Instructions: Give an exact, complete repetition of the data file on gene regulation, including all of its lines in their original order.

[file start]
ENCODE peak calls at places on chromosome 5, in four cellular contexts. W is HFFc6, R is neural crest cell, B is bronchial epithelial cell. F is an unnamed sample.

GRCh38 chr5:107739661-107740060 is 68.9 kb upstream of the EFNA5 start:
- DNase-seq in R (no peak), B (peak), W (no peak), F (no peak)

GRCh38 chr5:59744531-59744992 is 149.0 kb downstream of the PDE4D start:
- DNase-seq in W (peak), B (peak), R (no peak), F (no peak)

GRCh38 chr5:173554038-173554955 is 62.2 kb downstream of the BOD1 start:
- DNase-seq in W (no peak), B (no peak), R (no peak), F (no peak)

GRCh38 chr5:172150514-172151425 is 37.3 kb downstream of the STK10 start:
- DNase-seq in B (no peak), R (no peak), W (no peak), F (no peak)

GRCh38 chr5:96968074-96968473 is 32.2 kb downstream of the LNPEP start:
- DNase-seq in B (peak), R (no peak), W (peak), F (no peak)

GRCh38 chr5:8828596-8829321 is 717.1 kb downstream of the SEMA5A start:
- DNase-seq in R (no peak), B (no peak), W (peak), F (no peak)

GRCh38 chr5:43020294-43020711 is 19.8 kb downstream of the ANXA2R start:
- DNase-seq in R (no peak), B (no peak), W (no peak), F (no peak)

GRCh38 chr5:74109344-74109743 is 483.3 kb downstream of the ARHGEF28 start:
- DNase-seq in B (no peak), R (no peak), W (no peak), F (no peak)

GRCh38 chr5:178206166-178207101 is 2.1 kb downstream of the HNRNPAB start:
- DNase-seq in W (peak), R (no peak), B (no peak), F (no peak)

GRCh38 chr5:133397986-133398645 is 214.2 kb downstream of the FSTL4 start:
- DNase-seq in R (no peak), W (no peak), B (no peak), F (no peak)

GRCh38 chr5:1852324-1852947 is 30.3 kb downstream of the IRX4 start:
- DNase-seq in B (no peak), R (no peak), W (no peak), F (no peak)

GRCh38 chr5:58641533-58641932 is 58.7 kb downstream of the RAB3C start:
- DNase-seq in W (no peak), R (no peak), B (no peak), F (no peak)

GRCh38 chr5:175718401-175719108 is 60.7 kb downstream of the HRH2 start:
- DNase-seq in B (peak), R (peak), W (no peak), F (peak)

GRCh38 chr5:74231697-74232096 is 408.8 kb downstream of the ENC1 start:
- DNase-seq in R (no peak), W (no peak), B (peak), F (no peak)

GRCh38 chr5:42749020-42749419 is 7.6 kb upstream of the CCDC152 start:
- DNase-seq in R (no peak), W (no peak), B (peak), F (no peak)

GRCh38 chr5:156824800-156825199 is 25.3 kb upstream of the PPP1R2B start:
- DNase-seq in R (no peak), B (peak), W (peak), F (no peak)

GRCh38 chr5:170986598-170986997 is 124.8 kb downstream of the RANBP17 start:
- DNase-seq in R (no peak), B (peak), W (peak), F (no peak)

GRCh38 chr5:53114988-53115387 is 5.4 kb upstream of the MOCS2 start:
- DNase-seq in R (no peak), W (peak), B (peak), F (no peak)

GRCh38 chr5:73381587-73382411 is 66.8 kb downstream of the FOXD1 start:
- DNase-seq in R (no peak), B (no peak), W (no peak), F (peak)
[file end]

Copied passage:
ENCODE peak calls at places on chromosome 5, in four cellular contexts. W is HFFc6, R is neural crest cell, B is bronchial epithelial cell. F is an unnamed sample.

GRCh38 chr5:107739661-107740060 is 68.9 kb upstream of the EFNA5 start:
- DNase-seq in R (no peak), B (peak), W (no peak), F (no peak)

GRCh38 chr5:59744531-59744992 is 149.0 kb downstream of the PDE4D start:
- DNase-seq in W (peak), B (peak), R (no peak), F (no peak)

GRCh38 chr5:173554038-173554955 is 62.2 kb downstream of the BOD1 start:
- DNase-seq in W (no peak), B (no peak), R (no peak), F (no peak)

GRCh38 chr5:172150514-172151425 is 37.3 kb downstream of the STK10 start:
- DNase-seq in B (no peak), R (no peak), W (no peak), F (no peak)

GRCh38 chr5:96968074-96968473 is 32.2 kb downstream of the LNPEP start:
- DNase-seq in B (peak), R (no peak), W (peak), F (no peak)

GRCh38 chr5:8828596-8829321 is 717.1 kb downstream of the SEMA5A start:
- DNase-seq in R (no peak), B (no peak), W (peak), F (no peak)

GRCh38 chr5:43020294-43020711 is 19.8 kb downstream of the ANXA2R start:
- DNase-seq in R (no peak), B (no peak), W (no peak), F (no peak)

GRCh38 chr5:74109344-74109743 is 483.3 kb downstream of the ARHGEF28 start:
- DNase-seq in B (no peak), R (no peak), W (no peak), F (no peak)

GRCh38 chr5:178206166-178207101 is 2.1 kb downstream of the HNRNPAB start:
- DNase-seq in W (peak), R (no peak), B (no peak), F (no peak)

GRCh38 chr5:133397986-133398645 is 214.2 kb downstream of the FSTL4 start:
- DNase-seq in R (no peak), W (no peak), B (no peak), F (no peak)

GRCh38 chr5:1852324-1852947 is 30.3 kb downstream of the IRX4 start:
- DNase-seq in B (no peak), R (no peak), W (no peak), F (no peak)

GRCh38 chr5:58641533-58641932 is 58.7 kb downstream of the RAB3C start:
- DNase-seq in W (no peak), R (no peak), B (no peak), F (no peak)

GRCh38 chr5:175718401-175719108 is 60.7 kb downstream of the HRH2 start:
- DNase-seq in B (peak), R (peak), W (no peak), F (peak)

GRCh38 chr5:74231697-74232096 is 408.8 kb downstream of the ENC1 start:
- DNase-seq in R (no peak), W (no peak), B (peak), F (no peak)

GRCh38 chr5:42749020-42749419 is 7.6 kb upstream of the CCDC152 start:
- DNase-seq in R (no peak), W (no peak), B (peak), F (no peak)

GRCh38 chr5:156824800-156825199 is 25.3 kb upstream of the PPP1R2B start:
- DNase-seq in R (no peak), B (peak), W (peak), F (no peak)

GRCh38 chr5:170986598-170986997 is 124.8 kb downstream of the RANBP17 start:
- DNase-seq in R (no peak), B (peak), W (peak), F (no peak)

GRCh38 chr5:53114988-53115387 is 5.4 kb upstream of the MOCS2 start:
- DNase-seq in R (no peak), W (peak), B (peak), F (no peak)

GRCh38 chr5:73381587-73382411 is 66.8 kb downstream of the FOXD1 start:
- DNase-seq in R (no peak), B (no peak), W (no peak), F (peak)